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Are We Asking the Right Questions? (Part 2)

August 29, 2011


Another Interpretation of Carlson

Does Carlson lead inescapably to this result? I believe it does not.

First, Carlson may be viewed as simply another affirmance of the trial court and a reaffirmation of the trial court’s broad discretion in custody cases. If the trial court had decided Carlson the other way, it might well have been affirmed on appeal also.

The Carlson court based its affirmance of the trial court’s restriction on moving the children on Civil Code section 4600(a), adopted in 1980, which declares that it is the policy of California “to assure minor children of frequent and continuing contact with both parents after the parents have separated or dissolved their marriage …” The gloss that has been placed on Carlson by many observers appears based on a misreading of the court’s holding. Carlson has been misinterpreted to equate “frequent and continuing contact with both parents” with “the best interests of the child.” As the Carlsonopinion itself makes clear, however, frequent and continuing contact with both parents is only one of many factors to be considered in determining the child’s best interests. The Court expressly stated:

“[W]e do not make the noncustodial parent’s ability
to exercise visitation the sole or preeminent
fact in cases such as this. We do, however, call
attention to it as one of the significant considerations
the trial court must take into account in
evaluating the best interests of the child in light
of all the evidence before the court.” Carlson,
supra, at 1336.

The Court further recognized that, in framing a custody order, the Court may consider all relevant factors, and must consider the child’s health, safety, and welfare, any history of abuse against the child, and the nature and amount of contact with both parents. Carlson, supra, at 1337.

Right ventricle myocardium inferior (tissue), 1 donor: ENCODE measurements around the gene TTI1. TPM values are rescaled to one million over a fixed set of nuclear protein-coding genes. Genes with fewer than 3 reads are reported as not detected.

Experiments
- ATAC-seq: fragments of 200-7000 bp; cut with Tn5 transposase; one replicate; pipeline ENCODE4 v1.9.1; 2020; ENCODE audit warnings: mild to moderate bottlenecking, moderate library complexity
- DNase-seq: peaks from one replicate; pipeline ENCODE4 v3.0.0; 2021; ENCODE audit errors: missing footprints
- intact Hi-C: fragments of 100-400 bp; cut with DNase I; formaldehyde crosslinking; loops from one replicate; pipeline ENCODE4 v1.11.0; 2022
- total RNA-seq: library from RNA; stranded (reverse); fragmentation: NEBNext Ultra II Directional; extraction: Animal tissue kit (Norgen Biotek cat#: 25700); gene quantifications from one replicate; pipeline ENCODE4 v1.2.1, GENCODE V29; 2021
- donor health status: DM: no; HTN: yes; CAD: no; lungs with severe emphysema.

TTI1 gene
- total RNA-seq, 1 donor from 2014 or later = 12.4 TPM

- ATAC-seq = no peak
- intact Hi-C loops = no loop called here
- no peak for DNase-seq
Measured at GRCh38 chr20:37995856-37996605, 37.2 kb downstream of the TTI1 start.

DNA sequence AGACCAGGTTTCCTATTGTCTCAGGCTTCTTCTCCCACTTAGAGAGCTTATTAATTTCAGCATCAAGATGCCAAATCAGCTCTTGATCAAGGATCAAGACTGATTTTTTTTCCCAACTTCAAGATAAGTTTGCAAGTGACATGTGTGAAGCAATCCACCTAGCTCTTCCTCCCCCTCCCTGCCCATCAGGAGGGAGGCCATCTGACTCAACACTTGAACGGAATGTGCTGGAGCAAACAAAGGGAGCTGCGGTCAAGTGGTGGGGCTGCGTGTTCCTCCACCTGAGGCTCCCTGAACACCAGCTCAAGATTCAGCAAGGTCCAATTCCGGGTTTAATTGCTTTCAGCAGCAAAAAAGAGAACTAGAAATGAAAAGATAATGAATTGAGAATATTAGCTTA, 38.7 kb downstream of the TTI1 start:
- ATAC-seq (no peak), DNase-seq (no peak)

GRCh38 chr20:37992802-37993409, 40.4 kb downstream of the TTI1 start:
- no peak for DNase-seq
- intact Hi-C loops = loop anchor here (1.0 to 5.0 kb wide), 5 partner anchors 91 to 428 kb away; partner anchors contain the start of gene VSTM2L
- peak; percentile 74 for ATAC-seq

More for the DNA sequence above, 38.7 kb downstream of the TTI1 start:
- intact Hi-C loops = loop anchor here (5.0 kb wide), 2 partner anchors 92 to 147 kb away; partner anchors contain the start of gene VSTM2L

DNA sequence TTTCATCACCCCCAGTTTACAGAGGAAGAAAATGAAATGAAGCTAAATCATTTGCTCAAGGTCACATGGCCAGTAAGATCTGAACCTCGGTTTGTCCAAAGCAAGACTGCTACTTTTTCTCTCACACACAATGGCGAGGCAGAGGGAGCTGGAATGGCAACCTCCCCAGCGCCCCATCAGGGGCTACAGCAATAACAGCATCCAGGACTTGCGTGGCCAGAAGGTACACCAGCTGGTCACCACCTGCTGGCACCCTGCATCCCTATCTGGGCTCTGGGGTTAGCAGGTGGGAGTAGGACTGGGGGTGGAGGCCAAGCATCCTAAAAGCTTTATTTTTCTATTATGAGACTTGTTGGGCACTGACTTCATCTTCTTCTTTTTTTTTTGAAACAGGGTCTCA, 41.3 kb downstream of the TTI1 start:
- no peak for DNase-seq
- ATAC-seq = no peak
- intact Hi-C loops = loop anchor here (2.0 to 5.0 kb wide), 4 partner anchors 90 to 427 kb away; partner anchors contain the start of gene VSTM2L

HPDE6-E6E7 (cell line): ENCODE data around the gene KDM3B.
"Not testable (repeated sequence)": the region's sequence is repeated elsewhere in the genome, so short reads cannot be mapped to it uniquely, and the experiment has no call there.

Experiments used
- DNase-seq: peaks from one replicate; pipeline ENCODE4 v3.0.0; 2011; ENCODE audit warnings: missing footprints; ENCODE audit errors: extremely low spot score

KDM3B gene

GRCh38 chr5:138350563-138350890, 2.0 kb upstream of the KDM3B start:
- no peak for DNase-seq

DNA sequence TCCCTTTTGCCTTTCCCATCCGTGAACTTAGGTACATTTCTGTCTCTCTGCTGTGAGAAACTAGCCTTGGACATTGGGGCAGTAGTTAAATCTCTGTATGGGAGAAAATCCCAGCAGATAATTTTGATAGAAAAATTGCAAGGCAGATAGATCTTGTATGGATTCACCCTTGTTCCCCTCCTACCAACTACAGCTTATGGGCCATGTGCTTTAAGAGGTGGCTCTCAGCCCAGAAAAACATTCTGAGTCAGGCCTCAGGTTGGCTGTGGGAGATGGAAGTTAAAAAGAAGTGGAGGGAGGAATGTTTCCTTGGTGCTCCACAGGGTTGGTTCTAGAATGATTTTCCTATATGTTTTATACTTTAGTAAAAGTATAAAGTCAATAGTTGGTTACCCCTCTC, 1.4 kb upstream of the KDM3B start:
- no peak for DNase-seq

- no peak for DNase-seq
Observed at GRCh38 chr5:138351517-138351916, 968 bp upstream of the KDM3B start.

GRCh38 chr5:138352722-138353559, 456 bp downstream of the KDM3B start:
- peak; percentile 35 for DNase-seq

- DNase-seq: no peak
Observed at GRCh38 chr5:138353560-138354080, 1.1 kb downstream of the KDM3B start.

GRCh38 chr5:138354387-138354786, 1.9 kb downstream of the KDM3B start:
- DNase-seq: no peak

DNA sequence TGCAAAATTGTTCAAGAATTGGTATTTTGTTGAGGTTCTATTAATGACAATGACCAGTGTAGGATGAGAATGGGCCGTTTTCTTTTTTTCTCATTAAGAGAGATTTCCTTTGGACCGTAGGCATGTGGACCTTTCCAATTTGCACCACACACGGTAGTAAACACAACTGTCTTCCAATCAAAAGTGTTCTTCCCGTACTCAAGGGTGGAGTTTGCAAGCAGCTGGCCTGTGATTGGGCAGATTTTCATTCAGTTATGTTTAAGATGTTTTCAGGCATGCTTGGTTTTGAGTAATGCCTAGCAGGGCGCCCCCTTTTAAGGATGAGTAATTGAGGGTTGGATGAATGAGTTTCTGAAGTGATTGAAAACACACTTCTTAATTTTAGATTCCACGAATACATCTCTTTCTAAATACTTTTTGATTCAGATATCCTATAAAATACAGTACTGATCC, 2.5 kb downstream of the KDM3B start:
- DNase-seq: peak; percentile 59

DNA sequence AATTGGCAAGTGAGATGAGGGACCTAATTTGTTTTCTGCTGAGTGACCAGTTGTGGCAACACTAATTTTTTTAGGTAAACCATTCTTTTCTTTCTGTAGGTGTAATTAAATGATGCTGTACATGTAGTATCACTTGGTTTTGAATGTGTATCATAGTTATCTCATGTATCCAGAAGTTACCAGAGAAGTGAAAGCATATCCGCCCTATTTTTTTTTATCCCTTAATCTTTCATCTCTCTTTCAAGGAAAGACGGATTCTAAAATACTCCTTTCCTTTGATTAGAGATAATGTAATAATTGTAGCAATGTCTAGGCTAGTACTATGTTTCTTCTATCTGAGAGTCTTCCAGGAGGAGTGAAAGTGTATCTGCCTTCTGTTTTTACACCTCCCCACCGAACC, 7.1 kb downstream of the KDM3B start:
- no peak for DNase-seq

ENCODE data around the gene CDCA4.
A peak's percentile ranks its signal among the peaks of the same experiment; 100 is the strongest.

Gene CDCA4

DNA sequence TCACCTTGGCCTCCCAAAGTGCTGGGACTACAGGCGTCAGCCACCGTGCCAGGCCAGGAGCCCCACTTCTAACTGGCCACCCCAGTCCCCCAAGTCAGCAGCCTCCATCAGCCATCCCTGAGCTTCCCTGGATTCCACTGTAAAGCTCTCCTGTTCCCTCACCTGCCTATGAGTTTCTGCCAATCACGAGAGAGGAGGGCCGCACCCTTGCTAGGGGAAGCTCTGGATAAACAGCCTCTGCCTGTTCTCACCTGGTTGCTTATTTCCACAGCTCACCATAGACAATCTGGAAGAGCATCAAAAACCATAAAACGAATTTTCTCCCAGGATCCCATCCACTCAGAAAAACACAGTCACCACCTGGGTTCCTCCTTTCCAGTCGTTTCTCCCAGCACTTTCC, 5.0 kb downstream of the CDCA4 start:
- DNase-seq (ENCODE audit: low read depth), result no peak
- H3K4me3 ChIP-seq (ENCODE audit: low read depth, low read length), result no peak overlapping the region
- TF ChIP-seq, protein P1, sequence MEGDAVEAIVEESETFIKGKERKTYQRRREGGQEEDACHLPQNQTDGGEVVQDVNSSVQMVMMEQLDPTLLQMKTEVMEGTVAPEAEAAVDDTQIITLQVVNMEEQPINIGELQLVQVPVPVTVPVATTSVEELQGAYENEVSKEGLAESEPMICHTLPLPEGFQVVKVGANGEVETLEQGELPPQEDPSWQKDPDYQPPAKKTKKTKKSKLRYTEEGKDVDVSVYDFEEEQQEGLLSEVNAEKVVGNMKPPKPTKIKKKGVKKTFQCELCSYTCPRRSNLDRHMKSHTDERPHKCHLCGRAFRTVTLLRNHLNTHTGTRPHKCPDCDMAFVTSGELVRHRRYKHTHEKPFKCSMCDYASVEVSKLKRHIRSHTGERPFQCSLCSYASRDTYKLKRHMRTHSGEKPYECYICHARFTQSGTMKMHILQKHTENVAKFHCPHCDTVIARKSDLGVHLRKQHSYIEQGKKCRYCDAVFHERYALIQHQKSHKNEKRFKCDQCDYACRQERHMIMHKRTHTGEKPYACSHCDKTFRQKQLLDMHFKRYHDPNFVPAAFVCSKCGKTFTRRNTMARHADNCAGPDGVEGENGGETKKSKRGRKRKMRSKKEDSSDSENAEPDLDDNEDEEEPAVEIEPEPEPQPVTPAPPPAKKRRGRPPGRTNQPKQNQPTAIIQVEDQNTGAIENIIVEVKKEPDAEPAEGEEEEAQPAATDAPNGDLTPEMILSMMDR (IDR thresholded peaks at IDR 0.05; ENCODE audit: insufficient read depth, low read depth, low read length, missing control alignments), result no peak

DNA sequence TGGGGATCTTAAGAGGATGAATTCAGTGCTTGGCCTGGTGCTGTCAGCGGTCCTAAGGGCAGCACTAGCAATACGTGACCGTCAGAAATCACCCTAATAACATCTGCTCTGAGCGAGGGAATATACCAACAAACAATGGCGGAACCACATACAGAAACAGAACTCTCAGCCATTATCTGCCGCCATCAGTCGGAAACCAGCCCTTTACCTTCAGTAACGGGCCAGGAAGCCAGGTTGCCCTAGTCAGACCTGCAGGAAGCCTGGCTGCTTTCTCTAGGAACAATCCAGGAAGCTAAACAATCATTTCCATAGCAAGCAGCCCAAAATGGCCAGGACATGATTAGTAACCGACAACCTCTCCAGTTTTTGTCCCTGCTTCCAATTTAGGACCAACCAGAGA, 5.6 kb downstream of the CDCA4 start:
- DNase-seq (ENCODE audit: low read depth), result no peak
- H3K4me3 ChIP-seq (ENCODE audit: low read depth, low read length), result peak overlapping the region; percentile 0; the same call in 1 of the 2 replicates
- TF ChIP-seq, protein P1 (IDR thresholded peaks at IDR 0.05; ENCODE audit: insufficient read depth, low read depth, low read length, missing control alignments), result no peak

The Carlson opinion itself, therefore, provides the proper framework for analyzing this perplexing issue:

1. The “best interests” rule still governs custody decisions.
2. The policy favoring “frequent and continuing
contact” is important, but it is not the sole criterion
to use in determining the best interests of
the child and is not to be equated with the “best interests”
3. The trial court continues to have wide discretion
in making custody orders, and the trial
court’s determination will not be reversed unless
an abuse of discretion is shown.


The “frequent and continuing contact” rule is important, but, as Carlson itself declares, it is not paramount. It is a consideration that must always be taken into account in determining the best interests of the children when deciding on the custodial parent’s right to move without losing custody of the children. There are many other factors, however, which must be decided and weighed in each case. If the “frequent and continuing contact” policy is accorded its proper place, but not made controlling as some would suggest, each trial court will be able to apply the facts of the particular case, exercise its discretion, and arrive at a sound result. The parent seeking to move for legitimate reasons will not be doomed to a form of serfdom, where he or she is forced to choose between parenthood and a new and presumably better life for herself or himself and the children. If Carlson is analyzed correctly, trial courts will refrain from asking the custodial parent the fatal question, “What will you do if the court orders the children to stay?” Instead, they will ask “Why do you feel the move is in the best interests of the child?” Attorneys representing parents seeking to move will suggest just such a question to the Court.

Christopher M. Moore is a certified family law Specialist and a principal of Christopher M. Moore & Associates, a professional law corporation in Torrance, California.

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